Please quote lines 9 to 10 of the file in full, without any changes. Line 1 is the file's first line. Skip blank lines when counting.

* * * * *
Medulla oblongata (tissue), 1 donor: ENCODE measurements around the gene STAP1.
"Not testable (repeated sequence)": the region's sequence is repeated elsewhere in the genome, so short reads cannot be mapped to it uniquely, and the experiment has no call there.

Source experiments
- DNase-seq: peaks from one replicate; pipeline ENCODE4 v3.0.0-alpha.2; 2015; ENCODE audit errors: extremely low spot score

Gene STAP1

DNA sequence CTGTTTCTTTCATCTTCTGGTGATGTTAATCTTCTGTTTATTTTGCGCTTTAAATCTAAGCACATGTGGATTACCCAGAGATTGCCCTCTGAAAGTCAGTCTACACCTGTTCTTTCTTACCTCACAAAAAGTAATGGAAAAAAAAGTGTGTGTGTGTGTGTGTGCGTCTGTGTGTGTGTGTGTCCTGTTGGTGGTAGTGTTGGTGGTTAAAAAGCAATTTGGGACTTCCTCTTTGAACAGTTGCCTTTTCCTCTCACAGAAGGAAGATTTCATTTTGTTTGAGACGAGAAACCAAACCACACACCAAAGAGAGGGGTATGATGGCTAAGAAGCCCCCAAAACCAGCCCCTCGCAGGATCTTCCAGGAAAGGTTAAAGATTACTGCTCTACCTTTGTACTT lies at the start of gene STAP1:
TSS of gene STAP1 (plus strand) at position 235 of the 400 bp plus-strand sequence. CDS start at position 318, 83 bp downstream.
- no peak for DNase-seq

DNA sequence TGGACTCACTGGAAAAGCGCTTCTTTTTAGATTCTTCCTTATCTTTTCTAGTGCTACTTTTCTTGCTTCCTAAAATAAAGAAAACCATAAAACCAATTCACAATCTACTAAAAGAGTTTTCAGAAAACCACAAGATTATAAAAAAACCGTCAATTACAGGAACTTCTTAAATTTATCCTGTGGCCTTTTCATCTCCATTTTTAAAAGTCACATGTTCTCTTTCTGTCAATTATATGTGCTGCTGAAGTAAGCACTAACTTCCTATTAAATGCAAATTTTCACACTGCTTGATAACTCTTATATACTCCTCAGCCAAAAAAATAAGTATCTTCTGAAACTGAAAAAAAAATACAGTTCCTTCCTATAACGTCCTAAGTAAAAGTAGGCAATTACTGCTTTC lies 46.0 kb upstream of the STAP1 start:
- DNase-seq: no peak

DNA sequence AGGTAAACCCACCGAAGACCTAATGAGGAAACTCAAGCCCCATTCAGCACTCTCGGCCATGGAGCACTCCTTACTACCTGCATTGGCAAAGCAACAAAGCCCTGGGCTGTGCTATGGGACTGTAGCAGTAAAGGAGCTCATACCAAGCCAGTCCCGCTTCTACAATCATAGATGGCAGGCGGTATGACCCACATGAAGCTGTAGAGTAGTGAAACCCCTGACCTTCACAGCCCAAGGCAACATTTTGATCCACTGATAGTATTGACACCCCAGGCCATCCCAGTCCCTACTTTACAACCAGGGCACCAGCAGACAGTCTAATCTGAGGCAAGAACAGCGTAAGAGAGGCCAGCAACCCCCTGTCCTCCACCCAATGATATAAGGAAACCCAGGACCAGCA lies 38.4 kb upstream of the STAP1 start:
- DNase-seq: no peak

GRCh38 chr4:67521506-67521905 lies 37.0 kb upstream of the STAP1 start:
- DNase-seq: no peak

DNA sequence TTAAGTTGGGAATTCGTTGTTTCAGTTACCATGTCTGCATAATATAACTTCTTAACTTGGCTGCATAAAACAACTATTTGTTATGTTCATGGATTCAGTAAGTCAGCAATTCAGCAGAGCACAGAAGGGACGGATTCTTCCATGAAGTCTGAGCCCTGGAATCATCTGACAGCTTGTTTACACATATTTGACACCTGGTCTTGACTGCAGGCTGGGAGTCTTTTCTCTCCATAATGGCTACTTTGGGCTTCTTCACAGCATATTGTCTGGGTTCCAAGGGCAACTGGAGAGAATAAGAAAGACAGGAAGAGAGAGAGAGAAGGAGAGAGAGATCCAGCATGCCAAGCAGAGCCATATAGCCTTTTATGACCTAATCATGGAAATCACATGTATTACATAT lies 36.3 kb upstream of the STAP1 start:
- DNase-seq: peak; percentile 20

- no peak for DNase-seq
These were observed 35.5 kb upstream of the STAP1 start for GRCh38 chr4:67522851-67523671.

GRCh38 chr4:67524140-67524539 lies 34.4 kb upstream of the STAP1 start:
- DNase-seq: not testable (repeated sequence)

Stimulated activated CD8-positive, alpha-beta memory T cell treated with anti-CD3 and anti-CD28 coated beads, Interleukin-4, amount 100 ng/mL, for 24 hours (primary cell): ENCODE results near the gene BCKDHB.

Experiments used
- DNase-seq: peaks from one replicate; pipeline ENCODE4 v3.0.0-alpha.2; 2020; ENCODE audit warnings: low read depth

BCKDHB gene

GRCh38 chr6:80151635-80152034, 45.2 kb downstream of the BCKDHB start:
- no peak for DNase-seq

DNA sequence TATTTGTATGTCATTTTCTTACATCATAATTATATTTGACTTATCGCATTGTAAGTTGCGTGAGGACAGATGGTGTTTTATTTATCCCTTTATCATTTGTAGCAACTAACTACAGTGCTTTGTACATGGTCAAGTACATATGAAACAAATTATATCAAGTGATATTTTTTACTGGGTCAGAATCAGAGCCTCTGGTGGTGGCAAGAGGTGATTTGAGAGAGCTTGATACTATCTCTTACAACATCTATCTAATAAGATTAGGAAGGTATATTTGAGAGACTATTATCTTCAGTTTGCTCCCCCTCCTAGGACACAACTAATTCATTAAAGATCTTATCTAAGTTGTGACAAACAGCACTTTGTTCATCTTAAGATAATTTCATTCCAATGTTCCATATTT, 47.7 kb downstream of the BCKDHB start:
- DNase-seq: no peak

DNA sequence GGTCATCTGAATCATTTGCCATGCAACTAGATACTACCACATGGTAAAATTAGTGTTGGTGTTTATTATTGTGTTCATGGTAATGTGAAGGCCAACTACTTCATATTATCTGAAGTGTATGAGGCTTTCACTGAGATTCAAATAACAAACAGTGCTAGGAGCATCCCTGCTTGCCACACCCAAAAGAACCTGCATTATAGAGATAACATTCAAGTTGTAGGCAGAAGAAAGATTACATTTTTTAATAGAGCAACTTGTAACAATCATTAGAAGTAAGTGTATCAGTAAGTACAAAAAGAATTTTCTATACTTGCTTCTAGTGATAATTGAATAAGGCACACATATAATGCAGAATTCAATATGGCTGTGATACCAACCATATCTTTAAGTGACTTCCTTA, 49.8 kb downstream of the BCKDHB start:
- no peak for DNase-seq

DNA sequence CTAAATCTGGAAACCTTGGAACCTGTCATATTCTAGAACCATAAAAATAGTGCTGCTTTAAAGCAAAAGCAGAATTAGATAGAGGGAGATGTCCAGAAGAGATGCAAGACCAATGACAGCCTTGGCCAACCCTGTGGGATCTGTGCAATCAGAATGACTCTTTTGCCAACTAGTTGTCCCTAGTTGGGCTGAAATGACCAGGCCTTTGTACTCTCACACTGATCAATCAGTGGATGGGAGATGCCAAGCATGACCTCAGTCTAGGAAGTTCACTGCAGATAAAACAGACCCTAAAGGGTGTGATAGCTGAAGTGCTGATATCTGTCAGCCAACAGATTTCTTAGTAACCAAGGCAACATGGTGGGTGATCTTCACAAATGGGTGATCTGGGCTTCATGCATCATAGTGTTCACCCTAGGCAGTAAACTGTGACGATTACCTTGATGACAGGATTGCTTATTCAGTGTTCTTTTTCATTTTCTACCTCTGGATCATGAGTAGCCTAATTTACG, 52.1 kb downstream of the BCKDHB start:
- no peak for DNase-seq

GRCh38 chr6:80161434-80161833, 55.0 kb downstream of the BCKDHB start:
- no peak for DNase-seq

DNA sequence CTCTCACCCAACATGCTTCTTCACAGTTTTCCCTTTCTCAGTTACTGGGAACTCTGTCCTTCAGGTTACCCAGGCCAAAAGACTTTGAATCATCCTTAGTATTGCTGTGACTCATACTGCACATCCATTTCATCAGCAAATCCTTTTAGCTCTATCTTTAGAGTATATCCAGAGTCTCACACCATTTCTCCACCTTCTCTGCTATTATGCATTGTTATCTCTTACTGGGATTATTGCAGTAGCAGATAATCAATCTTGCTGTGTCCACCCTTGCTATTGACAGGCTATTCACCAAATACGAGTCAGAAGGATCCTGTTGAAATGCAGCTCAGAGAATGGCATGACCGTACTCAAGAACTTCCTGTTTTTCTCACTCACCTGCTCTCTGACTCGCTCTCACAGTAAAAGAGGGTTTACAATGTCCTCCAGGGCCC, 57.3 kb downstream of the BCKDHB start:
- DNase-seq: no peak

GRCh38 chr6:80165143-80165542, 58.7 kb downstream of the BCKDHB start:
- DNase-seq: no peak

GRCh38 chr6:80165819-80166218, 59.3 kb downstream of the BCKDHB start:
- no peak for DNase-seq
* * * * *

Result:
DNA sequence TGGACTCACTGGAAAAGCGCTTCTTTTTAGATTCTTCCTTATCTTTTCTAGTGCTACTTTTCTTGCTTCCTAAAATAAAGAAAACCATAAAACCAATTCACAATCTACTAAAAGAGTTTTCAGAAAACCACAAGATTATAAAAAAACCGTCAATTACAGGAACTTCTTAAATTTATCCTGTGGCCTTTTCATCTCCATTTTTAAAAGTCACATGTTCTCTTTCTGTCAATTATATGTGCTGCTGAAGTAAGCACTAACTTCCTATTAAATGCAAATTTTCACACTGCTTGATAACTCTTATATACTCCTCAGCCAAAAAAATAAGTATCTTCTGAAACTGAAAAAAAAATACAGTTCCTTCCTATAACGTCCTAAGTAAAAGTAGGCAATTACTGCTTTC lies 46.0 kb upstream of the STAP1 start:
- DNase-seq: no peak